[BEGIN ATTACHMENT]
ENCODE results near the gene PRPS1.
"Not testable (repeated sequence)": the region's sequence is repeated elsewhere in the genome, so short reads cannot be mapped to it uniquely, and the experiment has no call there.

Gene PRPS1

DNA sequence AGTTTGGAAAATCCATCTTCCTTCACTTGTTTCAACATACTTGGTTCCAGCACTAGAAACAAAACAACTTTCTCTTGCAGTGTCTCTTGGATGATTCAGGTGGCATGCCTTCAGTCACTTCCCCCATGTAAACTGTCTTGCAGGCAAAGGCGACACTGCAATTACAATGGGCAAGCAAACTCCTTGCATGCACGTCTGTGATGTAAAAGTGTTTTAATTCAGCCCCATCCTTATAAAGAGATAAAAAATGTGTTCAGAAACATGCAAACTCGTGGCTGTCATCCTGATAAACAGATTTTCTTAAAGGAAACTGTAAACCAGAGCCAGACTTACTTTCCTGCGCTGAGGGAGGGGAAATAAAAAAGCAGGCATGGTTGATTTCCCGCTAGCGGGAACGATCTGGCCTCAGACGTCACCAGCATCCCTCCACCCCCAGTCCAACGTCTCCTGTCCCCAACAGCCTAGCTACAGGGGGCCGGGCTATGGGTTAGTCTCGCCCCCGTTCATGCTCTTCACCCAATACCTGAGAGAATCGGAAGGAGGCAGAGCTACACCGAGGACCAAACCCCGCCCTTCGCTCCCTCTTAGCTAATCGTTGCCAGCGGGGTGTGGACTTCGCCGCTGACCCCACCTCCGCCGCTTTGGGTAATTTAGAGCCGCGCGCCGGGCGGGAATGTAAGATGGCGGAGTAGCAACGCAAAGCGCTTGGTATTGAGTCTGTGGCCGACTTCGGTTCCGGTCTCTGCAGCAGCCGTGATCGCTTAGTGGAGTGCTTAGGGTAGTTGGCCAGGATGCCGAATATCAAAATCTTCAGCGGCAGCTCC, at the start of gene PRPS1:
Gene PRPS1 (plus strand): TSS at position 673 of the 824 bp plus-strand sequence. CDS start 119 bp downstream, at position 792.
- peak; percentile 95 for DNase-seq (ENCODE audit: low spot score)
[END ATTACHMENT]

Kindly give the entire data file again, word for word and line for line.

ENCODE results near the gene PRPS1.
"Not testable (repeated sequence)": the region's sequence is repeated elsewhere in the genome, so short reads cannot be mapped to it uniquely, and the experiment has no call there.

Gene PRPS1

DNA sequence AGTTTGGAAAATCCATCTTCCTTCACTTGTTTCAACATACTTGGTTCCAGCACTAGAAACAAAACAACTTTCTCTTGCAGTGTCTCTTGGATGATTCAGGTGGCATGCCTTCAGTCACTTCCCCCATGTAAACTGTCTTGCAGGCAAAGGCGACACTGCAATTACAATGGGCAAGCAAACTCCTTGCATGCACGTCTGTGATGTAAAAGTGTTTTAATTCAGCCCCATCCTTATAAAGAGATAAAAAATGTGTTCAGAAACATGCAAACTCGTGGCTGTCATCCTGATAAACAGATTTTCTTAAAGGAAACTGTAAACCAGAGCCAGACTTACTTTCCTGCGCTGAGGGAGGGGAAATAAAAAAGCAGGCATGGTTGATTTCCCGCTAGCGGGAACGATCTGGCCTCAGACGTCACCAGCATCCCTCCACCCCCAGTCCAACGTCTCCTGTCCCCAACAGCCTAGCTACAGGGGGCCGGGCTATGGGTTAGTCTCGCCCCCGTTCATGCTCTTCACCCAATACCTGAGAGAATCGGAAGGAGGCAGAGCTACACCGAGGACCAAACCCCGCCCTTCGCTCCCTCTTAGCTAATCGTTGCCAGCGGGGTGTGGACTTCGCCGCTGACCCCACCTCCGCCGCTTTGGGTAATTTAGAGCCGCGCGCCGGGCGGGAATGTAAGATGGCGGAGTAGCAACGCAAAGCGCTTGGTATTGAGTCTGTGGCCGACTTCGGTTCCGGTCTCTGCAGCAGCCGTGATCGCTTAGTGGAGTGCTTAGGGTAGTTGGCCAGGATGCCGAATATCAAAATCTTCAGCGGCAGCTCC, at the start of gene PRPS1:
Gene PRPS1 (plus strand): TSS at position 673 of the 824 bp plus-strand sequence. CDS start 119 bp downstream, at position 792.
- peak; percentile 95 for DNase-seq (ENCODE audit: low spot score)